EXCERPT: ‘A party?’ she says, shaking her head. ‘Oh, my dear man, you really have no idea what’s happening here, do you?’
‘Perhaps if you- -‘
‘My brother was murdered nineteen years ago tomorrow, Sebastian. I don’t know why, but my parents have decided to mark the occasion by reopening the house where it happened and inviting back the very same guests who were here that day.’
Anger is rising in her voice, a low throb of pain I’d do anything to make go away. She’s turned her head to face the lake, her blue eyes glossy.
‘They’re disguising a memorial as a party and they’ve made me the guest of honor, which I can only assume means something dreadful is coming for me,’ she continues. ‘This isn’t a celebration, it’s a punishment, and there’ll be fifty people in their very finest clothes watching it happen.’
ABOUT THIS BOOK: The Rules of Blackheath
Evelyn Hardcastle will be murdered at 11:00 p.m.
There are eight days, and eight witnesses for you to inhabit.
We will only let you escape once you tell us the name of the killer.
Understood? Then let’s begin…
Evelyn Hardcastle will die. Every day until Aiden Bishop can identify her killer and break the cycle. But every time the day begins again, Aiden wakes up in the body of a different guest. And some of his hosts are more helpful than others…
MY THOUGHTS: Alice in Wonderland meet Kate Atkinson’s Life After Life. . .with a few scenes from the movies Sliding Doors and Ground Hog Day thrown in for good measure. And speaking of movies, I think that this would make a brilliant movie!
I have had all night to think about The 7 1/2 Deaths of Evelyn Hardcastle, and I still don’t know what to say. This is one of the most perplexing yet compelling books I have ever read. I gave up trying to figure it out early on and just enjoyed the ride. The author does leave little clues that don’t seem important at the time, that I didn’t quite realize the relevance of until the end of the book, when I struck my forehead with the heel of my hand (very theatrically – it’s that sort of book!) and said ‘Of course! I see it all now!’ and exited stage left, or was it right?
Complex. Clever. Multi-layered. Compelling. Mind bending. These are all words that can be used to describe The 7 1/2 Deaths of Evelyn Hardcastle, yet even put together they can’t even begin to convey the depth and character of this novel.
My recommendation? Just read it. You will either love it and devour it hungrily, or you will hate it and, in all probability not finish it. This is a book that you can’t sit on the fence about.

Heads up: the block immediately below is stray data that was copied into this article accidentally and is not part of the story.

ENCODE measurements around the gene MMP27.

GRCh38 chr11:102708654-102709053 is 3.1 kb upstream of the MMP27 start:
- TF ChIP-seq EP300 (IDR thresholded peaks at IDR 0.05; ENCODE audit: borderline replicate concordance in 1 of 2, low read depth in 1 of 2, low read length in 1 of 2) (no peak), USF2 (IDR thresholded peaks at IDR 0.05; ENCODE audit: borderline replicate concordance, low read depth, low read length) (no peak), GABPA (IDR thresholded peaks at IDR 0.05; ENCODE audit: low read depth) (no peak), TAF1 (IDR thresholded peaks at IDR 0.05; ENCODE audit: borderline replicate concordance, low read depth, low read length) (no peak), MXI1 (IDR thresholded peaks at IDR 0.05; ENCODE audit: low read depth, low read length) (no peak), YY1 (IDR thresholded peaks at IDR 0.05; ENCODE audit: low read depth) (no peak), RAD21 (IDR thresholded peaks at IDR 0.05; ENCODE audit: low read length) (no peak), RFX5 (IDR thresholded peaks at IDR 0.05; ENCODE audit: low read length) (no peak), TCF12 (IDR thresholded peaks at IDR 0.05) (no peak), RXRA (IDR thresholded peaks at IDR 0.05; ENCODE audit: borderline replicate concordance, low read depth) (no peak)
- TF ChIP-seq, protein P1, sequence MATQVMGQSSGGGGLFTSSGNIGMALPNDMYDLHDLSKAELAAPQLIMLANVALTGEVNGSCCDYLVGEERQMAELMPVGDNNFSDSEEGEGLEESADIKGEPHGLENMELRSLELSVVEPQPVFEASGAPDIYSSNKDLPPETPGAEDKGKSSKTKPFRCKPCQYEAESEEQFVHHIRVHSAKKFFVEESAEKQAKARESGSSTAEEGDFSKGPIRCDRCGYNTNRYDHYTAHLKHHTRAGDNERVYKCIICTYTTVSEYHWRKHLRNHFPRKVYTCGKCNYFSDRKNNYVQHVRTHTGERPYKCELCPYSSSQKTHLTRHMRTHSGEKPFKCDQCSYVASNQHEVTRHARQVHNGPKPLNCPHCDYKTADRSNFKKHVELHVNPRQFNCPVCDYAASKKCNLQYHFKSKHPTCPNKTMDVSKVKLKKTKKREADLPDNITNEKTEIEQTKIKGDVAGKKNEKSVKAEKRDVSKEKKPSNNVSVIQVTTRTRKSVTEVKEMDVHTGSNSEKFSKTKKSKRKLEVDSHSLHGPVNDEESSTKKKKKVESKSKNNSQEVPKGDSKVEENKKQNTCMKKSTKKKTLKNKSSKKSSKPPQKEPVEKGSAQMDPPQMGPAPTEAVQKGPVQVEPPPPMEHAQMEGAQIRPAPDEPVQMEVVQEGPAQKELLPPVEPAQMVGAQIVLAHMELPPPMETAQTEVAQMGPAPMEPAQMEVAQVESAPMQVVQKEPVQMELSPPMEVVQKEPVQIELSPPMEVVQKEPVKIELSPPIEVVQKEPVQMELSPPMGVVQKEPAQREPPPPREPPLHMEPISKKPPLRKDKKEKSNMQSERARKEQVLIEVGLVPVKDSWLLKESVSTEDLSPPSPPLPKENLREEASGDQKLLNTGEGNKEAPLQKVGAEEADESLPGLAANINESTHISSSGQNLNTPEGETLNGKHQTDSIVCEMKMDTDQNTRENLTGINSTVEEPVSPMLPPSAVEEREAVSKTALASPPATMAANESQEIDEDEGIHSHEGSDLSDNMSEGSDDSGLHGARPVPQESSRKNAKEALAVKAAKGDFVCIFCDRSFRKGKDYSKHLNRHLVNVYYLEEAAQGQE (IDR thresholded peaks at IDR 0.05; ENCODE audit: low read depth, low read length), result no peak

THE AUTHOR: Stuart lives in London with his amazing wife and daughter. He drinks lots of tea.
When he left university he went travelling for three months and stayed away for five years. Every time his parents asked when he’d be back he told them next week, and meant it.
Stuart is not to be trusted. In the nicest possible way.
He’s got a degree in English and Philosophy, which makes him excellent at arguing and terrible at choosing degrees.
Having trained for no particular career, he has dabbled in most of them. He stocked shelves in a Darwin bookshop, taught English in Shanghai, worked for a technology magazine in London, wrote travel articles in Dubai, and now he’s a freelance journalist. None of this was planned, he just kept getting lost on his way to other places.
He likes a chat. He likes books. He likes people who write books and people who read books. He doesn’t know how to write a biography, so should probably stop before he tells you about his dreams or something. It was lovely to meet you, though.
Stuart’s debut novel is called The Seven Deaths of Evelyn Hardcastle in the UK and The 7 1/2 Deaths of Evelyn Hardcastle in the US. They’re the same book. Don’t fret.
DISCLOSURE: Thank you to Sourcebooks Landmark via Netgalley for providing a digital ARC of The 7 1/2 Deaths of Evelyn Hardcastle by Stuart Turton for review. All opinions expressed in this review are entirely my own personal opinions.
Please refer to my Goodreads.com profile page or the about page on sandysbookaday.wordpress.com for an explanation of my rating system. This review and others are also published on my Goodreads.com page https://www.goodreads.com/review/show/2222779259